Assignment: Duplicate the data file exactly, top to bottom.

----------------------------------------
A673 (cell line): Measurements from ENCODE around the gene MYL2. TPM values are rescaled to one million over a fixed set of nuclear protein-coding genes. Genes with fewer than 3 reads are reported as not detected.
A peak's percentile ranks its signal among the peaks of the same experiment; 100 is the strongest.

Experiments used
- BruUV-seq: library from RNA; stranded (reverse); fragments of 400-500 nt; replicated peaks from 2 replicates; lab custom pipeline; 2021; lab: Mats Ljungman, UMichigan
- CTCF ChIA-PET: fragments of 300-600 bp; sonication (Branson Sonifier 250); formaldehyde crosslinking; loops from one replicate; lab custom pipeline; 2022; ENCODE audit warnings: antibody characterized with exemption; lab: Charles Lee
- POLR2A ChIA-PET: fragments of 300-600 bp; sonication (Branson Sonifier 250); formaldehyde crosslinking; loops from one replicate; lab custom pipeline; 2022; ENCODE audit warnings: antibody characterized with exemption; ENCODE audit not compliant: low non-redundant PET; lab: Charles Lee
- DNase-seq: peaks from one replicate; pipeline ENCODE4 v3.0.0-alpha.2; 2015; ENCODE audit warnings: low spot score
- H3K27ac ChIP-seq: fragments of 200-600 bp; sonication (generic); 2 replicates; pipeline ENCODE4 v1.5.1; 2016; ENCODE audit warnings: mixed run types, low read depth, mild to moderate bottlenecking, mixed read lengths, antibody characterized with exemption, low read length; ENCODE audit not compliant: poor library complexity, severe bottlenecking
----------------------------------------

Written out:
A673 (cell line): Measurements from ENCODE around the gene MYL2. TPM values are rescaled to one million over a fixed set of nuclear protein-coding genes. Genes with fewer than 3 reads are reported as not detected.
A peak's percentile ranks its signal among the peaks of the same experiment; 100 is the strongest.

Experiments used
- BruUV-seq: library from RNA; stranded (reverse); fragments of 400-500 nt; replicated peaks from 2 replicates; lab custom pipeline; 2021; lab: Mats Ljungman, UMichigan
- CTCF ChIA-PET: fragments of 300-600 bp; sonication (Branson Sonifier 250); formaldehyde crosslinking; loops from one replicate; lab custom pipeline; 2022; ENCODE audit warnings: antibody characterized with exemption; lab: Charles Lee
- POLR2A ChIA-PET: fragments of 300-600 bp; sonication (Branson Sonifier 250); formaldehyde crosslinking; loops from one replicate; lab custom pipeline; 2022; ENCODE audit warnings: antibody characterized with exemption; ENCODE audit not compliant: low non-redundant PET; lab: Charles Lee
- DNase-seq: peaks from one replicate; pipeline ENCODE4 v3.0.0-alpha.2; 2015; ENCODE audit warnings: low spot score
- H3K27ac ChIP-seq: fragments of 200-600 bp; sonication (generic); 2 replicates; pipeline ENCODE4 v1.5.1; 2016; ENCODE audit warnings: mixed run types, low read depth, mild to moderate bottlenecking, mixed read lengths, antibody characterized with exemption, low read length; ENCODE audit not compliant: poor library complexity, severe bottlenecking